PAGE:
·The use mandated high stakes standardized tests must be challenged. The history of standardized tests show they were a part of the eugenics movement and are discriminatory, actually perpetuating educational injustices (Stoskopf, 2000).
·Both teachers and parent(s)/grandparent(s)/family relative(s)/guardian(s) fail to see and treat each other as social equals (Fine, 1993).
These barriers must be removed by educators and parents who understand the importance of building a political community of advocates and activists which will transform not only the schools, but society as well.
John Harris Loflin
Education-Community Action Team
Fine, M. (1993) [Ap]parent Involvement: Reflections on Parents, Power, and Urban Public Schools
Teachers College Record. Volume 94 Number 4, p. 682-729.
Mathews, J. (2012, May 31). Try parent visits, not parent takeovers of schools. www.washingtonpost.com/blogs/class-struggle/post/try-parent-visits-not-parent-takeovers-of-schools/2012/05/31/gJQAxaaX3U_blog.html
Stoskopf, A. (2000). The forgotten history of eugencis.Failing our Kids: Why the testing craze won't fix our schools. Milwaukee, WI: Rethinking Schools.
The problem is not parents; it's a crisis in democracy
Traditional arguments explaining poor school attendance, lack of student engagement, and thus low graduation numbers situate the source of these problems as the parent(s). This explanation requires an alternate view to the assumption parents don't participate in their children's schools because they're either disinterested or incapable. These deficit notions lack any systematic analysisof how parents are viewed and the subordinate roles required of them in many schools which limit how they participate.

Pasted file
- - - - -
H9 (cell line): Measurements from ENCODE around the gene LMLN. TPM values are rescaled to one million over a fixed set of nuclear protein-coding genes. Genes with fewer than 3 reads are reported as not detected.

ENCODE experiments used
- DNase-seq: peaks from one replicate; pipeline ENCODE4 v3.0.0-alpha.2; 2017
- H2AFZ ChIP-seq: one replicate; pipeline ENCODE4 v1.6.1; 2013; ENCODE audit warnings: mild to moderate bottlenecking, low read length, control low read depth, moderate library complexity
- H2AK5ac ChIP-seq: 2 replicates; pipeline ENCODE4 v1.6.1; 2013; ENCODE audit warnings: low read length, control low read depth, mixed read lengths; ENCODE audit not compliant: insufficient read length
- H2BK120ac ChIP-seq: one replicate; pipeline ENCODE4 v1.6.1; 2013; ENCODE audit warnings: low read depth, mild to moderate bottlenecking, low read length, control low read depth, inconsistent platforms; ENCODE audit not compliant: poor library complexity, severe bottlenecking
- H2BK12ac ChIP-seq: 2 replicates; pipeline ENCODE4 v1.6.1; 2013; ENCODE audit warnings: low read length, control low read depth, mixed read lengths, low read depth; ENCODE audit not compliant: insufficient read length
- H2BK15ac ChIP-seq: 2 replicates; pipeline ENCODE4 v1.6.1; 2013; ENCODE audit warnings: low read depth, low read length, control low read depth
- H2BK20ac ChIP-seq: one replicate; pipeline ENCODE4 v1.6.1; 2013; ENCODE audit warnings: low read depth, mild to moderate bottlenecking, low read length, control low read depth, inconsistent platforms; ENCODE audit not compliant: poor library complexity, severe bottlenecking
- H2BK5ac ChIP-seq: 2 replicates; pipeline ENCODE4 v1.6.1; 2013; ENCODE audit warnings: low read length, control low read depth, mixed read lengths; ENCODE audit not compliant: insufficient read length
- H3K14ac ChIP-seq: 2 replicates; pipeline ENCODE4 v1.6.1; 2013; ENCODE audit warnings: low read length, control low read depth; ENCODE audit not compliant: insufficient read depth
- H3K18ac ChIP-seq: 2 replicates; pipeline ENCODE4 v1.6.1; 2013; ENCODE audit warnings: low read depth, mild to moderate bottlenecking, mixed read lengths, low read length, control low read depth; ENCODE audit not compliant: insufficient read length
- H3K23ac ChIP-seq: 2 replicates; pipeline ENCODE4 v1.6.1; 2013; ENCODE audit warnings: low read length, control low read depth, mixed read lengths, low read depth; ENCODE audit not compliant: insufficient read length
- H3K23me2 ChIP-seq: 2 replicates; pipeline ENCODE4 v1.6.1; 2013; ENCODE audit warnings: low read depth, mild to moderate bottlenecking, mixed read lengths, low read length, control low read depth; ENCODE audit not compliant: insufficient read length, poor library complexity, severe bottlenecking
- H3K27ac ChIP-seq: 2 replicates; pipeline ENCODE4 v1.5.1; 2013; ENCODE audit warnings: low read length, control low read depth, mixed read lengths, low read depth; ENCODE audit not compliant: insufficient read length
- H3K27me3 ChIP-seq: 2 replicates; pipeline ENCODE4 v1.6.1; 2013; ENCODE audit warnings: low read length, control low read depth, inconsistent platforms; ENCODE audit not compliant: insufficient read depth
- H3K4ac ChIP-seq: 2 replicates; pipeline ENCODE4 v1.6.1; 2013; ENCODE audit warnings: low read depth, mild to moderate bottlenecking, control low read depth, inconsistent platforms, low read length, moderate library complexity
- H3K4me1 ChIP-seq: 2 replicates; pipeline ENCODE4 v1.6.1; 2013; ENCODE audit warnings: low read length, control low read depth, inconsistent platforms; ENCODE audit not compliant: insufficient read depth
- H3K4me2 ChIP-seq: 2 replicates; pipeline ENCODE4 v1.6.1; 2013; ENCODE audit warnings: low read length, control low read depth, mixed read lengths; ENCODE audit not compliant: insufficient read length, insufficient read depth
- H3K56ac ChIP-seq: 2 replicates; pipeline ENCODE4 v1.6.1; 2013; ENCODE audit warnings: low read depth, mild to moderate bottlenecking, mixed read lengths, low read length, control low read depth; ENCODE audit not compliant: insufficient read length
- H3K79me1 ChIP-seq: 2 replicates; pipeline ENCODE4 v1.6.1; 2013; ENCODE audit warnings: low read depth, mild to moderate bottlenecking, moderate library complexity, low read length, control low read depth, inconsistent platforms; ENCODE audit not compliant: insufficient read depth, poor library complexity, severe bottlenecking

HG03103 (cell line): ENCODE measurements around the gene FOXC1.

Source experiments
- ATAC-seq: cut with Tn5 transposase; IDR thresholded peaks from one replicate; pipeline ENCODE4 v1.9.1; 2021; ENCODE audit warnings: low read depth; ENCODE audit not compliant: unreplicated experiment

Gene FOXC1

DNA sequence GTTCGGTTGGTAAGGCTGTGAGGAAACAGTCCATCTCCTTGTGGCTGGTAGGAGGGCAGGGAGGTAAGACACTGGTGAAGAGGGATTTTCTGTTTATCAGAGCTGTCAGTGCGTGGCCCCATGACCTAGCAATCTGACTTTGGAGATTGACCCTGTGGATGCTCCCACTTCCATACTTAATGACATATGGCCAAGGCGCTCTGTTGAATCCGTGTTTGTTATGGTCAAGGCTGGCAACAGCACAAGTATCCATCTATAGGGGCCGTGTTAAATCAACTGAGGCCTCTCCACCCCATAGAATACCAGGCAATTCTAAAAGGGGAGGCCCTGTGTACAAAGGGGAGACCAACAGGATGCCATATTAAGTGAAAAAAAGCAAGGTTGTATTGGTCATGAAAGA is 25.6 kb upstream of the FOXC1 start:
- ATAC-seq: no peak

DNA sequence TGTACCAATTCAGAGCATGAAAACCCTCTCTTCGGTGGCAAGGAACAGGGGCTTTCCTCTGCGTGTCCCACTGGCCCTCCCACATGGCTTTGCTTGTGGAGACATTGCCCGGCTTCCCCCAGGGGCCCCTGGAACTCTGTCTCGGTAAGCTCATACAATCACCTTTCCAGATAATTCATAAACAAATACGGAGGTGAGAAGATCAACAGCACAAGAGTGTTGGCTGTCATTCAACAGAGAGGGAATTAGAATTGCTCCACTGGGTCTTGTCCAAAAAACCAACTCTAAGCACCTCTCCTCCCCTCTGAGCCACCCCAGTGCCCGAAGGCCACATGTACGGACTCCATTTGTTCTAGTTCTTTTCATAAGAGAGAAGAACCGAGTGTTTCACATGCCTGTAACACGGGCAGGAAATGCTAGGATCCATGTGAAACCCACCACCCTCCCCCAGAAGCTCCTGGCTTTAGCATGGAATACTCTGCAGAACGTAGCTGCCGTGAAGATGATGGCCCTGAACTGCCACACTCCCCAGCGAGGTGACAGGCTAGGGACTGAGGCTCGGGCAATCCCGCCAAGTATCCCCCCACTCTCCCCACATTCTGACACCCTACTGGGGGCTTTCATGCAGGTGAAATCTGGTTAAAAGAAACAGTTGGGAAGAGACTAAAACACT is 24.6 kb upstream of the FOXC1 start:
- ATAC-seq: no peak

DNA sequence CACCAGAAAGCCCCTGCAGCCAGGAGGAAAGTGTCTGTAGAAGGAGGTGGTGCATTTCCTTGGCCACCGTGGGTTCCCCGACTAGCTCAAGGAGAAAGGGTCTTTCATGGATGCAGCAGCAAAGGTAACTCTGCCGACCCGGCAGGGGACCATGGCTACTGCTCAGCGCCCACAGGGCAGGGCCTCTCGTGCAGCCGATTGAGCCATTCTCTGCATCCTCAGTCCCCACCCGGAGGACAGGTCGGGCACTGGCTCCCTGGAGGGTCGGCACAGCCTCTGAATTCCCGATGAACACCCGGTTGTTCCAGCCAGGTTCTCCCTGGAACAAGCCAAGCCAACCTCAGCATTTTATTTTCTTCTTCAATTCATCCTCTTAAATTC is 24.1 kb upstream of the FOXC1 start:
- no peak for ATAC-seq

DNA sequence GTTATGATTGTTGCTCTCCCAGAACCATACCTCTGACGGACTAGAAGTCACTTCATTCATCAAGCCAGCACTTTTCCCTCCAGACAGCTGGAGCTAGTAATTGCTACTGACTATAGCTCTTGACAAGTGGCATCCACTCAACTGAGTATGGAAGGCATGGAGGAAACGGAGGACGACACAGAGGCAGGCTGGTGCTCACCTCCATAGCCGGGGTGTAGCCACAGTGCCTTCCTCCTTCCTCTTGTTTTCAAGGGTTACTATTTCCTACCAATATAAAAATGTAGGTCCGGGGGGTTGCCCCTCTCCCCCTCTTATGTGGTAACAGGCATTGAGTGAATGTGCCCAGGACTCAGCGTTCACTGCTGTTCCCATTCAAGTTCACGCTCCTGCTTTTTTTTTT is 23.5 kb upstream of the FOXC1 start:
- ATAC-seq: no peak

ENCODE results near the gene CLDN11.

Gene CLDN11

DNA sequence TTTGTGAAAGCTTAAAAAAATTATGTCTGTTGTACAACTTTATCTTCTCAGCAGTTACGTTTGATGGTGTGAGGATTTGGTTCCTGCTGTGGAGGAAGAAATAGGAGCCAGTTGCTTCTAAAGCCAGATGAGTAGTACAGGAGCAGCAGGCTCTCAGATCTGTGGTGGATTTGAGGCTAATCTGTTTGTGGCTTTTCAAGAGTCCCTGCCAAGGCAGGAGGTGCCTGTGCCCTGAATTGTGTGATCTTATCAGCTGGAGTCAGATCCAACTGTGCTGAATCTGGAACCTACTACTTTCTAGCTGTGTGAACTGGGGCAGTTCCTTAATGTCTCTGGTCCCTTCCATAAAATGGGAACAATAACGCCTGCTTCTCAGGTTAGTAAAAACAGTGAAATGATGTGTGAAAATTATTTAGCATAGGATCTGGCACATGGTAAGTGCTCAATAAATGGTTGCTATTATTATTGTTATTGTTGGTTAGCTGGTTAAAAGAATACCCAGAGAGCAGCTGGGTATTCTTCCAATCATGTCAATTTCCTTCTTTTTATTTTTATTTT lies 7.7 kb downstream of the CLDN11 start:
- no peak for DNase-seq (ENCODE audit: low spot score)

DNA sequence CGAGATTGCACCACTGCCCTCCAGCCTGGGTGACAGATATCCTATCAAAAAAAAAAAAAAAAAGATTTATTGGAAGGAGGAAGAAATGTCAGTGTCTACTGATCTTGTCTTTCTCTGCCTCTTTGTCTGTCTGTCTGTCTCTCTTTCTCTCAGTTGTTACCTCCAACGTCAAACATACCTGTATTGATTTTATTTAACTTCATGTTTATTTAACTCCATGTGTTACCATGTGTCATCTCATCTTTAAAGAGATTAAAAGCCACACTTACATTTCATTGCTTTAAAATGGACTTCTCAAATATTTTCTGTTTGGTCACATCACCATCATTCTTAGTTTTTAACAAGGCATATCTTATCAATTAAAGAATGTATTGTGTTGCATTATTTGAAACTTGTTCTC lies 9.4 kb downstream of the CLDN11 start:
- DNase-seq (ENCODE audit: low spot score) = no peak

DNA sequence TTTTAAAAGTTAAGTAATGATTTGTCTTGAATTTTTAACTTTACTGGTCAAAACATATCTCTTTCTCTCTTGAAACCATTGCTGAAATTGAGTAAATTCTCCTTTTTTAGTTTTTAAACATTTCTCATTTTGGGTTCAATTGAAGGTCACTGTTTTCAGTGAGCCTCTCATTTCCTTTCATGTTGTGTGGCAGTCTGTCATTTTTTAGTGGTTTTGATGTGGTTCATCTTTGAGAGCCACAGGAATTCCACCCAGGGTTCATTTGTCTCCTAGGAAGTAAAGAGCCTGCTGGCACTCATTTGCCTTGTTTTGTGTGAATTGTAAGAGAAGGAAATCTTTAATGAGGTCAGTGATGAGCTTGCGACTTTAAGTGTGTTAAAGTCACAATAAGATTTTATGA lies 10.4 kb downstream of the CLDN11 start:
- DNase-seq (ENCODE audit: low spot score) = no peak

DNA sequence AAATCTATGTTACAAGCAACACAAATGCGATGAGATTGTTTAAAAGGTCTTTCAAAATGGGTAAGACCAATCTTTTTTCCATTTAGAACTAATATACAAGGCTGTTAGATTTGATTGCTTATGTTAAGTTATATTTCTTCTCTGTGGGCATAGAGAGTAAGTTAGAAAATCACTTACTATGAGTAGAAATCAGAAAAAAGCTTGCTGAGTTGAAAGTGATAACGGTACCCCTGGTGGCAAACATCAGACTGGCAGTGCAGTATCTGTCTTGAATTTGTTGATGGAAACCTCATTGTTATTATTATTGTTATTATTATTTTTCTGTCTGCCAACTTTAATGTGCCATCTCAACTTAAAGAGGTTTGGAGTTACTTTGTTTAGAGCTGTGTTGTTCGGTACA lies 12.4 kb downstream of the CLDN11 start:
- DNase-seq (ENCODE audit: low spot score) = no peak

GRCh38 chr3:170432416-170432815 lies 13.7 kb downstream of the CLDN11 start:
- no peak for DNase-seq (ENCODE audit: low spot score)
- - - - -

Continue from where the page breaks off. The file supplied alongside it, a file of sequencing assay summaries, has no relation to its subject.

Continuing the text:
There is a local group called Parent Power whose members believe education is the parent's total responsibility. These parents do not define involvement as parents supporting school policies and instructional practices without question. Parent Power conversely defines parent responsibility as true dialogue and cooperative, genuine, and meaningful involvement in all school decisions with parents as partners and critical friends whose questions and suggestions are expected. And the result of that dialogue makes for better school policy and instruction.
Hoosiers cannot forget those to whom we refer here are not only parents, but also citizens who vote in/out the school boards, and taxpayers who pay the wages of teachers, school officials and boards. In fact, doesn't it seem more appropriate in a democracy that these public school parents in the triple role of parent/citizen/taxpayer should be in charge? But, today they are not. They are not respected as such, and not being prepared for such responsibilities. Instead, they are at the bottom of our school governance hierarchy.